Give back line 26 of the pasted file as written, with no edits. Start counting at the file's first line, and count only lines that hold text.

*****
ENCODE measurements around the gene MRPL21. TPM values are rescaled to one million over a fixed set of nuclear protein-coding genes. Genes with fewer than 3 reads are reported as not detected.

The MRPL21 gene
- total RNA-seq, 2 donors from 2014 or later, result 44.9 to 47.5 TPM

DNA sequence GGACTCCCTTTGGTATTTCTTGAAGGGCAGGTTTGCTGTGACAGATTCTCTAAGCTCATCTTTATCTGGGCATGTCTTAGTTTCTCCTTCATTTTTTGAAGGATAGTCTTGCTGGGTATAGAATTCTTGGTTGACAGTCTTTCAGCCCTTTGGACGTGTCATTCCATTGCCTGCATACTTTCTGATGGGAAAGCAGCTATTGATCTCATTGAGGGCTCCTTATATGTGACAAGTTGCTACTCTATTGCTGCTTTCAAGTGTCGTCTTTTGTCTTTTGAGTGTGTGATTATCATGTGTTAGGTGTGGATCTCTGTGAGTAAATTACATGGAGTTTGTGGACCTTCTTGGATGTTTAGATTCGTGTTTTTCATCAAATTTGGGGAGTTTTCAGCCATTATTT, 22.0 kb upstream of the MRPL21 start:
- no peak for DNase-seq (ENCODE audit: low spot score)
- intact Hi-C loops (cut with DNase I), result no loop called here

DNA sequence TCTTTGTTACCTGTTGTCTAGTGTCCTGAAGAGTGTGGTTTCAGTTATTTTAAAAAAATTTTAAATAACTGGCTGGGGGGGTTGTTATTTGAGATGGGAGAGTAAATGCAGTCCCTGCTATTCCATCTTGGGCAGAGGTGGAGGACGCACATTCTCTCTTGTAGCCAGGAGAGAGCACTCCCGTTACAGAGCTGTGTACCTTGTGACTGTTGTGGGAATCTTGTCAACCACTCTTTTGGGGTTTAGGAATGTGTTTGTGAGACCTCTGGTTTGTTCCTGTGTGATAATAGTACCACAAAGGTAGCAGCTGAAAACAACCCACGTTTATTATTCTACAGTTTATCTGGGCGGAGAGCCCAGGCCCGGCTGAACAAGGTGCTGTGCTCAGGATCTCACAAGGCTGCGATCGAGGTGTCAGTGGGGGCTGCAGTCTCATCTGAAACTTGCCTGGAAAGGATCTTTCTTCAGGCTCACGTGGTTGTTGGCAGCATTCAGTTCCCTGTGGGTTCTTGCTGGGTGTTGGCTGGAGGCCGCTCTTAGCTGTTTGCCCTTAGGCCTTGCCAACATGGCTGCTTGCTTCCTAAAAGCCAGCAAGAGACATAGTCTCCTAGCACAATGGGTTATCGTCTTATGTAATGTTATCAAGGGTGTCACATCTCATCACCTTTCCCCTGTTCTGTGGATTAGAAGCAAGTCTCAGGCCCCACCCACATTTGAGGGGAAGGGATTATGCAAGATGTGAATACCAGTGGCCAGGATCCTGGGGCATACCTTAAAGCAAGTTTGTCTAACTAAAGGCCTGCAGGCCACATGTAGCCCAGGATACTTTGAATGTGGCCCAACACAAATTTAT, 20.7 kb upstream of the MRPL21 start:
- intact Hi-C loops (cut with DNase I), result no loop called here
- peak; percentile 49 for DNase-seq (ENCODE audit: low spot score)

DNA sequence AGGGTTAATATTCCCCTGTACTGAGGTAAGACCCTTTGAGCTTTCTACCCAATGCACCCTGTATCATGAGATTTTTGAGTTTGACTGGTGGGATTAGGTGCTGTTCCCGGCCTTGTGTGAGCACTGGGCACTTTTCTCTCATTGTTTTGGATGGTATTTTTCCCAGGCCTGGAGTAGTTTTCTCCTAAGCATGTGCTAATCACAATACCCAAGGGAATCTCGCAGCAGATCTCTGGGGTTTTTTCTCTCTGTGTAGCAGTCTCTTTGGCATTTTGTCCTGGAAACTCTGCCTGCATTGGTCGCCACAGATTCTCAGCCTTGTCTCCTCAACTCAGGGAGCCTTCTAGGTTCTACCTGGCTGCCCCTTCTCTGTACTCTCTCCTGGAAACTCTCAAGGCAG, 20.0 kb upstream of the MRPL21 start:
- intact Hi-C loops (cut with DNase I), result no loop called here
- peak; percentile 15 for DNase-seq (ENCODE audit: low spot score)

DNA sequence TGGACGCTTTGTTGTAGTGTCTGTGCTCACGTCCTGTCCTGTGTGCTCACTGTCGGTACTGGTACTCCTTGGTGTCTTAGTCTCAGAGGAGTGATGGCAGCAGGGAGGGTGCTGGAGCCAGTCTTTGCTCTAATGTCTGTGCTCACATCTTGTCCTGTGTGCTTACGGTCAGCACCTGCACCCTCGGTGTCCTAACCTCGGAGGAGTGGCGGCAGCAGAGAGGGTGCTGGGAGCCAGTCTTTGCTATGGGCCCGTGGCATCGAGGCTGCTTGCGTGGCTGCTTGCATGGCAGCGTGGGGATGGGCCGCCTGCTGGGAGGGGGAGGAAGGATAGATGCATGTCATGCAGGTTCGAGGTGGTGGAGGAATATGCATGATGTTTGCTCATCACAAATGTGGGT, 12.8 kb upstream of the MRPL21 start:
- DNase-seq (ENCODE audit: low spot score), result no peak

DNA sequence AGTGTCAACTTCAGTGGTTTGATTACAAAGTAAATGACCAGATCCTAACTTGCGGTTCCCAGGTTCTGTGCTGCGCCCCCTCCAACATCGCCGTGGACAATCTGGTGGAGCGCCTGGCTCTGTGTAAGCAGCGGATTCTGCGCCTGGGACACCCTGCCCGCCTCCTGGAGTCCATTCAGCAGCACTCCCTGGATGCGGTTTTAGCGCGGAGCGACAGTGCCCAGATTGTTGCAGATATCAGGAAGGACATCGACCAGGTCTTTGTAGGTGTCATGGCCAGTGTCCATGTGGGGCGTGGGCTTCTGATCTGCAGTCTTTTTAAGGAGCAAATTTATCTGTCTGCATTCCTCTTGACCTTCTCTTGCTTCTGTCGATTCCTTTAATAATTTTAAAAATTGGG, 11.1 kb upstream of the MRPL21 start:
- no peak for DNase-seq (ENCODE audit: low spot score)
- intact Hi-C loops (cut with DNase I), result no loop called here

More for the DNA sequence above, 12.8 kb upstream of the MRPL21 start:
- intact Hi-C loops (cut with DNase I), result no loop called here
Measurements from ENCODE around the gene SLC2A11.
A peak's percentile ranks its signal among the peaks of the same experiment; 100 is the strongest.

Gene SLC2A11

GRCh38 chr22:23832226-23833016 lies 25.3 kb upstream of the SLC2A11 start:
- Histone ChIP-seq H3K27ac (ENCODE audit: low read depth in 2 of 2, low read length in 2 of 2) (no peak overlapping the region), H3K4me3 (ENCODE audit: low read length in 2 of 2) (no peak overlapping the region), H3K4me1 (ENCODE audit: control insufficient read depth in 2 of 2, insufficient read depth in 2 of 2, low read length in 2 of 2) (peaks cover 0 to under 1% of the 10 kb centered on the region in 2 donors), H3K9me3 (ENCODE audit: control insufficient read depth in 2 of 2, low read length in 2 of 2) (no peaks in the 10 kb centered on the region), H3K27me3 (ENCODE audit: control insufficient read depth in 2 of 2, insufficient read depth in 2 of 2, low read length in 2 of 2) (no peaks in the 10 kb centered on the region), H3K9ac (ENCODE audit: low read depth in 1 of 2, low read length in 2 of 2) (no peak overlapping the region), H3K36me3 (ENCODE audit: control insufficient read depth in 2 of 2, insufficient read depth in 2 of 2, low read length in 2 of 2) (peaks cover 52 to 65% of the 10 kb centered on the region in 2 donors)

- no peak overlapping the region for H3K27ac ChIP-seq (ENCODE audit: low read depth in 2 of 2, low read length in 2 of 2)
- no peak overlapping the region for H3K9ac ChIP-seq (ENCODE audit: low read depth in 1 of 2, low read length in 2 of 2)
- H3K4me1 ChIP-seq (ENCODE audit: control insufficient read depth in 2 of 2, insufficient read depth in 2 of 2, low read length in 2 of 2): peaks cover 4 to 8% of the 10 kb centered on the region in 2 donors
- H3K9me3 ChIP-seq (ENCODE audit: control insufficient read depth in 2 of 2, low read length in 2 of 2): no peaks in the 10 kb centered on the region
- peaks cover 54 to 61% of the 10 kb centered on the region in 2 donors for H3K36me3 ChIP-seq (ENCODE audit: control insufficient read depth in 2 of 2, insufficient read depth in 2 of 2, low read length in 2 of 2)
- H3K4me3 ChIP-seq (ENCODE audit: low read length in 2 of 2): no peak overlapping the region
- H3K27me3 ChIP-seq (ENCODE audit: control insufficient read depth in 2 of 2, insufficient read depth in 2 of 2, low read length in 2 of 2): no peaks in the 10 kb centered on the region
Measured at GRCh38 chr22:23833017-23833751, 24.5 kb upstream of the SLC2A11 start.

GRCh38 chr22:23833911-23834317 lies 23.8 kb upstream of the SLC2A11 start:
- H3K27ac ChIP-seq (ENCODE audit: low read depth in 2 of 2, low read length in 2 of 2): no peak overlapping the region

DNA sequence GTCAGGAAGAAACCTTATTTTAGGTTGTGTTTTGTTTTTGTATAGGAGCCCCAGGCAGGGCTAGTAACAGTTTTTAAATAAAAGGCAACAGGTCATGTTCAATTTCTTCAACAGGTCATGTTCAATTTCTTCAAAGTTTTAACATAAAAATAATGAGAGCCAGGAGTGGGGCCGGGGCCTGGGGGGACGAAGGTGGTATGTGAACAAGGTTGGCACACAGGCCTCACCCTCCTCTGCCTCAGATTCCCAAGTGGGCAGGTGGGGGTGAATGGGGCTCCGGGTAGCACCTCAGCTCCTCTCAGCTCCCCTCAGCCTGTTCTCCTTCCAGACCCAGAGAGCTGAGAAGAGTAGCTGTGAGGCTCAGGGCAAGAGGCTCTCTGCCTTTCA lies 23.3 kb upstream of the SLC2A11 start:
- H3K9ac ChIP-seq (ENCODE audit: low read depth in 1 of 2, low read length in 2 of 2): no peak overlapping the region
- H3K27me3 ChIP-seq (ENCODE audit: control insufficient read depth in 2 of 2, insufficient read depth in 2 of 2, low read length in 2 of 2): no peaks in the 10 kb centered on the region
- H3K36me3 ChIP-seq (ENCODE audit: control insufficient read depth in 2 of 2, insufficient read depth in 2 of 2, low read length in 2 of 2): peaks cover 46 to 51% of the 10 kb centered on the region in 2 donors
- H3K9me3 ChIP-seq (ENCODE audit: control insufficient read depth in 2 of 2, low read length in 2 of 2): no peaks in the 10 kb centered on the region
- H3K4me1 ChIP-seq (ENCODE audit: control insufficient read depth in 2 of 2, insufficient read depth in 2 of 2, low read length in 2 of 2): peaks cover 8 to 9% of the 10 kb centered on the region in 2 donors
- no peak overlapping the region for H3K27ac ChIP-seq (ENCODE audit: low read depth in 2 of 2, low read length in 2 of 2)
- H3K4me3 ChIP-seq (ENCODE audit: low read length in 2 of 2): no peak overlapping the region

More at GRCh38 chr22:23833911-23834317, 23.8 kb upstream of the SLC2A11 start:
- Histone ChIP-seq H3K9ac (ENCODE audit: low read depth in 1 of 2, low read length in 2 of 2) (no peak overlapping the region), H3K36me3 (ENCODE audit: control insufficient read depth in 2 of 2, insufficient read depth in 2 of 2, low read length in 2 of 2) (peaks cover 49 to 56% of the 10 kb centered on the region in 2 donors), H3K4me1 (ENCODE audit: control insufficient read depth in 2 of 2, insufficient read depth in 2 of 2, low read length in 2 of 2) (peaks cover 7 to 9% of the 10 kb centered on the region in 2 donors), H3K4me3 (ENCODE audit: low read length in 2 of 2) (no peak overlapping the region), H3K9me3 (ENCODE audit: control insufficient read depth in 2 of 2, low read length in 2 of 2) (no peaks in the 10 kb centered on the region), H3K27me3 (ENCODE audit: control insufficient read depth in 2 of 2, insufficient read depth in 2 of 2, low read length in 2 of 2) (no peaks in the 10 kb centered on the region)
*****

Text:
- no peak overlapping the region for H3K9ac ChIP-seq (ENCODE audit: low read depth in 1 of 2, low read length in 2 of 2)